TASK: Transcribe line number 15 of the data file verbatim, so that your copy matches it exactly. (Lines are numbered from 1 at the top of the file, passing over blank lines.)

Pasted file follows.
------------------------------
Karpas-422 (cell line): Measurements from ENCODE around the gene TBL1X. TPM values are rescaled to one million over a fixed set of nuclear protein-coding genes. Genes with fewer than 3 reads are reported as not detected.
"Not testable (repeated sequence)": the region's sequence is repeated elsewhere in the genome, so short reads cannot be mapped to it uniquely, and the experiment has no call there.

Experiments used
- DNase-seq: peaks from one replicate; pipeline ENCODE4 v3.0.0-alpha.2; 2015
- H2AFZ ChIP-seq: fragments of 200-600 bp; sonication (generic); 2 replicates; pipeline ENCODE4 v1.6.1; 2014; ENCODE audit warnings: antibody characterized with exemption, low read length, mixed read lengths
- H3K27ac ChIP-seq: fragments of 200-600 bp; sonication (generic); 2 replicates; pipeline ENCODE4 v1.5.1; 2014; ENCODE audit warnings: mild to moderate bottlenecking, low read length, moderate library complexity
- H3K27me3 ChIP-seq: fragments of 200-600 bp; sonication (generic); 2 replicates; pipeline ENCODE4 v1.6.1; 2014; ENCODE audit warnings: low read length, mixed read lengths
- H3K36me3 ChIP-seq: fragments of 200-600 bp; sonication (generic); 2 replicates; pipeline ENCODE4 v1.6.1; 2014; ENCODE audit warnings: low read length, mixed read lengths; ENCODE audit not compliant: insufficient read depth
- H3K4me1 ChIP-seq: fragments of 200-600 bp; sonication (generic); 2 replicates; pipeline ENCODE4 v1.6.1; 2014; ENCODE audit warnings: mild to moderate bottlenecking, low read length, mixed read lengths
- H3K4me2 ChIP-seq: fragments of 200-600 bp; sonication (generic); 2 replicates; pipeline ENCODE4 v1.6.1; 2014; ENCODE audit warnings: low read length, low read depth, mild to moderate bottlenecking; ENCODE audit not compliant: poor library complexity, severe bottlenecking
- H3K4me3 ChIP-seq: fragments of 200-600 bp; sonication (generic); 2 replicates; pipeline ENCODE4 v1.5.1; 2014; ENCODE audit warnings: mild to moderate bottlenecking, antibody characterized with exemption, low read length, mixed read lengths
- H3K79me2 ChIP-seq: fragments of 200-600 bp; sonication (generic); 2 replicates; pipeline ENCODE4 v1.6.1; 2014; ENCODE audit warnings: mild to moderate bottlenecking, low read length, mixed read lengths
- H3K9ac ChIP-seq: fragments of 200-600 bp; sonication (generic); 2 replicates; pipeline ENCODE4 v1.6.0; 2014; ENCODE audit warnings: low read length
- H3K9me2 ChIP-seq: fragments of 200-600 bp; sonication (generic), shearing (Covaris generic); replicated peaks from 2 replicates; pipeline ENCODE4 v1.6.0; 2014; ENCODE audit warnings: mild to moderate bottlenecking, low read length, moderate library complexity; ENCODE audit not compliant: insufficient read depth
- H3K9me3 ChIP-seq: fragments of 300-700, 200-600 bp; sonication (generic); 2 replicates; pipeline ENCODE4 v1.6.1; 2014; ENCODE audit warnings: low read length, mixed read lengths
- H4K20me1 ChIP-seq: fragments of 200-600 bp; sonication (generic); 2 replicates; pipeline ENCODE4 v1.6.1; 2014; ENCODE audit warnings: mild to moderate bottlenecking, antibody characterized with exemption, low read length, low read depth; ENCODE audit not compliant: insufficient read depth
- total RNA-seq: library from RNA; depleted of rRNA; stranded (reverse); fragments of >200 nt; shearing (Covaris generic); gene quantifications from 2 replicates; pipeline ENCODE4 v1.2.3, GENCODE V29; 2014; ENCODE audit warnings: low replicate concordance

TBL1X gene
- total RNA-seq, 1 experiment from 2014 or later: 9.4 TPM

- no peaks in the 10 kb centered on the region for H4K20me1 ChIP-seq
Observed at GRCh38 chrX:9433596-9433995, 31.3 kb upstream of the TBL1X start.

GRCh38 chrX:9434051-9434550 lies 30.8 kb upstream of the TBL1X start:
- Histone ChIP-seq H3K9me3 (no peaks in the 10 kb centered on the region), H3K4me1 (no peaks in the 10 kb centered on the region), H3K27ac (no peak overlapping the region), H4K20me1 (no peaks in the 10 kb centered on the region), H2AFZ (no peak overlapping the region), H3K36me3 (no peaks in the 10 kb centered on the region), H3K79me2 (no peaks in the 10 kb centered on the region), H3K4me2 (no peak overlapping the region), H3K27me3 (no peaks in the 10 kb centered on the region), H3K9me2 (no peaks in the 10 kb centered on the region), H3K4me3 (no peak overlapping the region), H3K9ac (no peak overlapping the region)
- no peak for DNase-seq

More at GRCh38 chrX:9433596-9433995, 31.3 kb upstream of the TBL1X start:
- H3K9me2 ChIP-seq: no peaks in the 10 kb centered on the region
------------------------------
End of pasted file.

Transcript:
- H3K9me3 ChIP-seq: fragments of 300-700, 200-600 bp; sonication (generic); 2 replicates; pipeline ENCODE4 v1.6.1; 2014; ENCODE audit warnings: low read length, mixed read lengths